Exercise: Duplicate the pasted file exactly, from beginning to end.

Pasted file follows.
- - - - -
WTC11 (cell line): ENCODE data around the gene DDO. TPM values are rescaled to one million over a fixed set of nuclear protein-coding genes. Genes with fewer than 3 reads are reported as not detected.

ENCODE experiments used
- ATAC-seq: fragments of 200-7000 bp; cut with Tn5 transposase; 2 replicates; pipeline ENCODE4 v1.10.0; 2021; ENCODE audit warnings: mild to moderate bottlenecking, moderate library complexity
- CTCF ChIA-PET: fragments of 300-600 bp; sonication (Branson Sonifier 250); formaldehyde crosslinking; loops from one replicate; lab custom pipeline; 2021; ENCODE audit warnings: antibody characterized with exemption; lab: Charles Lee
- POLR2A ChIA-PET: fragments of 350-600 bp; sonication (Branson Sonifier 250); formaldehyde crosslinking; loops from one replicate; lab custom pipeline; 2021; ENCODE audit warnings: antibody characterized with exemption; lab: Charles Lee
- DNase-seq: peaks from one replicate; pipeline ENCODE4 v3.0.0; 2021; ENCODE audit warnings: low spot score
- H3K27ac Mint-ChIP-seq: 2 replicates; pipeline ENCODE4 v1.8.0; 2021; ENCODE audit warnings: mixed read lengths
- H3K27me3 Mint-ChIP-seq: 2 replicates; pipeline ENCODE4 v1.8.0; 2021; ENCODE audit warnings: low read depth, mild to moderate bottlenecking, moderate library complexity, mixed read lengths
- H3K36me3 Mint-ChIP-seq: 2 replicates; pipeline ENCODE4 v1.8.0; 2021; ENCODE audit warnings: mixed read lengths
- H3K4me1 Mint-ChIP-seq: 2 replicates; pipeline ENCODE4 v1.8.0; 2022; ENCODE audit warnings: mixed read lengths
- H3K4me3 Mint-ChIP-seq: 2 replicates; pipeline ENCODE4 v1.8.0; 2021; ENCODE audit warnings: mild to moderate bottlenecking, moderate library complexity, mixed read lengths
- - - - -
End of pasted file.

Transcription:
WTC11 (cell line): ENCODE data around the gene DDO. TPM values are rescaled to one million over a fixed set of nuclear protein-coding genes. Genes with fewer than 3 reads are reported as not detected.

ENCODE experiments used
- ATAC-seq: fragments of 200-7000 bp; cut with Tn5 transposase; 2 replicates; pipeline ENCODE4 v1.10.0; 2021; ENCODE audit warnings: mild to moderate bottlenecking, moderate library complexity
- CTCF ChIA-PET: fragments of 300-600 bp; sonication (Branson Sonifier 250); formaldehyde crosslinking; loops from one replicate; lab custom pipeline; 2021; ENCODE audit warnings: antibody characterized with exemption; lab: Charles Lee
- POLR2A ChIA-PET: fragments of 350-600 bp; sonication (Branson Sonifier 250); formaldehyde crosslinking; loops from one replicate; lab custom pipeline; 2021; ENCODE audit warnings: antibody characterized with exemption; lab: Charles Lee
- DNase-seq: peaks from one replicate; pipeline ENCODE4 v3.0.0; 2021; ENCODE audit warnings: low spot score
- H3K27ac Mint-ChIP-seq: 2 replicates; pipeline ENCODE4 v1.8.0; 2021; ENCODE audit warnings: mixed read lengths
- H3K27me3 Mint-ChIP-seq: 2 replicates; pipeline ENCODE4 v1.8.0; 2021; ENCODE audit warnings: low read depth, mild to moderate bottlenecking, moderate library complexity, mixed read lengths
- H3K36me3 Mint-ChIP-seq: 2 replicates; pipeline ENCODE4 v1.8.0; 2021; ENCODE audit warnings: mixed read lengths
- H3K4me1 Mint-ChIP-seq: 2 replicates; pipeline ENCODE4 v1.8.0; 2022; ENCODE audit warnings: mixed read lengths
- H3K4me3 Mint-ChIP-seq: 2 replicates; pipeline ENCODE4 v1.8.0; 2021; ENCODE audit warnings: mild to moderate bottlenecking, moderate library complexity, mixed read lengths